Evolving role of pharmacogenomics in cardiology
Precision medicine aims to define diseases more precisely, to diagnose more accurately, and to treat patient more relevant to the disease subtype and an individual’s unique condition. One of the key aspects of this movement away from one-size-fits-all patient management is the selection and dosage of medications. Human body’s response to drug is mainly determined by two variable process, pharmacokinetics and pharmacodynamics. Pharmacokinetics describes the time course of drug concentration change during which drugs are deposited and cleared in body compartments through absorption, distribution, metabolism, and excretion. Pharmacodynamics refers to drug actions at a constant concentration including interaction with receptors, target cells and downstream signaling (1). The scope of pharmacogenomics covers genetic variants that contribute to differences in each of these steps, although up to date, most of clinically implemented pharmacogenomics testing focus on drug metabolism.
This review presents how precision medicine, specifically that surrounding genetic testing of drug metabolism, has influenced the practice in cardiovascular diseases in the clinic and in the laboratory. It is estimated that prescription drugs account for ~10% of annual cost of cardiovascular care in the United States, which exceeds 300 billion (2). Attempt to understand and optimize drug efficacy is expected to greatly improve cost-effectiveness and safety of cardiovascular health care.
The strategy to characterize genetic components in individual drug response was announced as a goal led by the National Human Genome Research Institute shortly after the completion of whole genome sequencing (3). Over the years, significant progress has been made such as the International HapMap and 1000 Genomes projects, that enabled genome-wide association studies (GWAS) of drug response. Among the undesirable drug effects, the most impactful ones are failure of efficacy, serious adverse events that result in hospitalization or prolonged hospitalization, severe sequelae, disability, or death. Therefore, the most valuable benefits from pharmacogenomics testing are provided by finding that minimize the risk of these undesirable drug effects. Based on the data from GWAS, a number of genetic determinants of drug responses have been identified, including genetic contributors to statin-induced myopathy, clopidogrel effectiveness and warfarin dose requirement (4). Another NIH-funded initiative is the Pharmacogenomics Knowledge Base (PharmGKB), which provides a comprehensive resource of pharmacogenomic information for clinicians.
Despite the tremendous effort to generate and incorporate pharmacogenomic data into clinical care, there remains paucity in clear guidance on test result interpretation and translation into actionable prescribing decisions. In 2009, the Clinical Pharmacogenetics Implementation Consortium (CPIC) was formed to address this barrier to create guidelines on the clinical use of pharmacogenetic data (5). However, the scenarios presented in these guidelines are how clinicians prepare themselves to interpret the genetic testing results that patients already obtained previously, and to prescribe medications based on these results. Hence, CPIC guidelines recommend how to respond to available genetic test results instead of addressing if and what genetic tests to order. Currently CPIC guidelines were available for 24 drugs or drug classes in a number of therapeutic areas. The Dutch Pharmacogenetics Working Group also provides guidelines for interpretation and use of pharmacogenomic data, and both the Dutch and CPIC guidelines are freely available through PharmGKB.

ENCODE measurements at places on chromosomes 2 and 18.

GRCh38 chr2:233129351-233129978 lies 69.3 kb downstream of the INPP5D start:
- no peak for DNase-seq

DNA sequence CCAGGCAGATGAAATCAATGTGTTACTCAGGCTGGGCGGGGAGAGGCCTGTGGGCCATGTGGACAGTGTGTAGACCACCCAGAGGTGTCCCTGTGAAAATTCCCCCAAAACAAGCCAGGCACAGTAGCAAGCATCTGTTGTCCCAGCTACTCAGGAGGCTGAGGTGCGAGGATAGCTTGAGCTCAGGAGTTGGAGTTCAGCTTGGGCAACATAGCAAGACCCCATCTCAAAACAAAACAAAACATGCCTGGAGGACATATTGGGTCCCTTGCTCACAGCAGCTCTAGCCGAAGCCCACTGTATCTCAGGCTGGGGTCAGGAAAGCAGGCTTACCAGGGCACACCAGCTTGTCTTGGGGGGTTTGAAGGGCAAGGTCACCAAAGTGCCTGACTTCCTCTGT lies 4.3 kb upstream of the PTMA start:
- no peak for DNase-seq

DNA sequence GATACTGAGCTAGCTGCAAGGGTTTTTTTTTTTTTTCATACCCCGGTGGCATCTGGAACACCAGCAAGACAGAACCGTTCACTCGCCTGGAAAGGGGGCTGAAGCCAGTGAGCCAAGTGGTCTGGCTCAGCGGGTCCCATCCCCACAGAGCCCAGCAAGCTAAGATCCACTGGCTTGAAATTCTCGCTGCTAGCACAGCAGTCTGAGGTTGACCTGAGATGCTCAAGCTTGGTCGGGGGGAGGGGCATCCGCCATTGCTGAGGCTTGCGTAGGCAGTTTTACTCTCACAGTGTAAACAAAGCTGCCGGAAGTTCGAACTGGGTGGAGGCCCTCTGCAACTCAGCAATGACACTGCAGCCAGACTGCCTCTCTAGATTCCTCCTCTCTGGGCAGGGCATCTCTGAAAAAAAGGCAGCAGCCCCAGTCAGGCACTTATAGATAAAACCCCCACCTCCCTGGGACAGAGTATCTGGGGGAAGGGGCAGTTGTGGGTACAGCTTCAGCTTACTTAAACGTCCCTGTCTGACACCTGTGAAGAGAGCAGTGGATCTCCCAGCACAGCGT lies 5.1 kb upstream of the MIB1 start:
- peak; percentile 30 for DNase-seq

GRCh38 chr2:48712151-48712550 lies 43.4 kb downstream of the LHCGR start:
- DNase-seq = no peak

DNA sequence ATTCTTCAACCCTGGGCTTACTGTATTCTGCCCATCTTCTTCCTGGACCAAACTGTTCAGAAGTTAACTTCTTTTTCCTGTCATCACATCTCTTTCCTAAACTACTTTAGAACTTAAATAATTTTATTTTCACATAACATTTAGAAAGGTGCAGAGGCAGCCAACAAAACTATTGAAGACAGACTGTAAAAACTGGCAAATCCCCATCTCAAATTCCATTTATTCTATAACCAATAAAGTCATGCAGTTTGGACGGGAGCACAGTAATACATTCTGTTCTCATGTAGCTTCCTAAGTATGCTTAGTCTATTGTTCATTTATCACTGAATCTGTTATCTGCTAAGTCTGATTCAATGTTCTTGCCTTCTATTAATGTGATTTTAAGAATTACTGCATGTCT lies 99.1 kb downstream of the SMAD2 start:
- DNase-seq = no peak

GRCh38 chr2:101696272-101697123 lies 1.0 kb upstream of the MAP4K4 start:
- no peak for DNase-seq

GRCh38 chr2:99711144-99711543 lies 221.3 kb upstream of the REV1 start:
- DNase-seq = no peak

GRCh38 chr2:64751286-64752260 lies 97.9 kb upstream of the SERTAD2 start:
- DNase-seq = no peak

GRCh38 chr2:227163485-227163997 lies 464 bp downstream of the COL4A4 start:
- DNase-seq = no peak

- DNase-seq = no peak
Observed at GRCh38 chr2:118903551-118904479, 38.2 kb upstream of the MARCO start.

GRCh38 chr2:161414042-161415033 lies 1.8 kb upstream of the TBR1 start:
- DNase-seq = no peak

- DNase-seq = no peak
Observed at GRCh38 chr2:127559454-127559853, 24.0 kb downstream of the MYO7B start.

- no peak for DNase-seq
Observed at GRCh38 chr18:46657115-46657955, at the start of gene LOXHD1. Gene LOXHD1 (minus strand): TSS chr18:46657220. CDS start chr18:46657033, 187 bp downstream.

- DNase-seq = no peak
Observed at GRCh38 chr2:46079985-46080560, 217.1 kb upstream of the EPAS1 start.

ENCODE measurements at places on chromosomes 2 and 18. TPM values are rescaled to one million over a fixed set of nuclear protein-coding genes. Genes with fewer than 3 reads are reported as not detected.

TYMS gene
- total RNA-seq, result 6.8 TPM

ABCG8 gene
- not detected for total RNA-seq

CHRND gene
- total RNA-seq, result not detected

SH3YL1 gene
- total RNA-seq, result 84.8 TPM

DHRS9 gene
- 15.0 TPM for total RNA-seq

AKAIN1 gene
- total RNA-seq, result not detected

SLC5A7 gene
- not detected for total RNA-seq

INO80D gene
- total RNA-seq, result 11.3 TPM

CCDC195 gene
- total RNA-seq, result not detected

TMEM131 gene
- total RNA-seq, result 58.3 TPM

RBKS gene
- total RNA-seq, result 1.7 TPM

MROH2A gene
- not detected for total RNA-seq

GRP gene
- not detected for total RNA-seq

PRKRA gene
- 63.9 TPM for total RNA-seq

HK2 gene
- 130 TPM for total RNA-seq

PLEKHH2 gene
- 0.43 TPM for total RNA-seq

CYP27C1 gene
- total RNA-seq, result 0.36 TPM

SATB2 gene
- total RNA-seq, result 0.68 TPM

In the field of cardiovascular medicine, the most prevalent pharmacogenomics testing are warfarin and cytochrome P450 family 2 subfamily C member 9 (CYP2C9)/vitamin K epOxide reductase complex subunit 1 (VKORC1) genotypes, clopidogrel and CYP2C19 genotype, and simvastatin and solute carrier organic anion transporter family member 1B1 (SLCO1B1) genotype. CPIC guidelines are available for each of these drug-gene pairs, and a number of institutions including our own are implementing these into clinical practice.
The intra- and inter-individual variation in reaching optimal anticoagulation status through Warfarin therapy and its interaction with other drugs have long been recognized. Combination of CYP2C9 and VKORC1 genotypes are the underlying pharmacogenomics basis for such heterogeneity in warfarin dosing. The CYP2C9 gene is involved in the clearance of S-warfarin, and genetic variation in the VKORC1 gene regulating the oxidation state of vitamin K is associated with different sensitivity to warfarin. Institutions such as our own have designated pharmacists in cardiology medication therapy management to recommend initial warfarin dosage at safe and effective levels.
The warfarin label approved by United States Food and Drug Administration (FDA) targets individuals with CYP2C9 genotype leading to decreased drug clearance and VKORC1 genotype resulting in increased drug sensitivity. These patients are recommended to receive lower than typical warfarin dosage. CPIC has developed a pharmacogenomic algorithm for drug dosage based on CYP2C9/VKORC1 genotyping results and clinical data like age and weight to support medication decisions. Consequently, genotype-guided warfarin dosing has become the standard-of-care at a number of institutions including ours (6).
As a prodrug, clopidogrel is metabolized to its active thiol metabolite which inhibits platelet activation and aggregation. There are two steps in the metabolism process of clopidogrel and the CYP2C19 enzyme is involved in both steps. Among the variants of CYP2C19, those that result in enzyme deficiency lead to decreased circulating concentrations of the active clopidogrel thiol metabolite, and subsequently suppressed inhibition of platelet activation and aggregation. Individuals inheriting the deficient CYP2C19 variant form have increased risk for major adverse cardiovascular events, particularly those with history of acute coronary syndrome (ACS) or percutaneous coronary intervention (PCI) (7). Other CYP2C19 polymorphisms include poor metabolizers inheriting two nonfunctional alleles and thus inactive enzyme, intermediate metabolizers with a single nonfunctional allele resulting in reduced enzyme activity.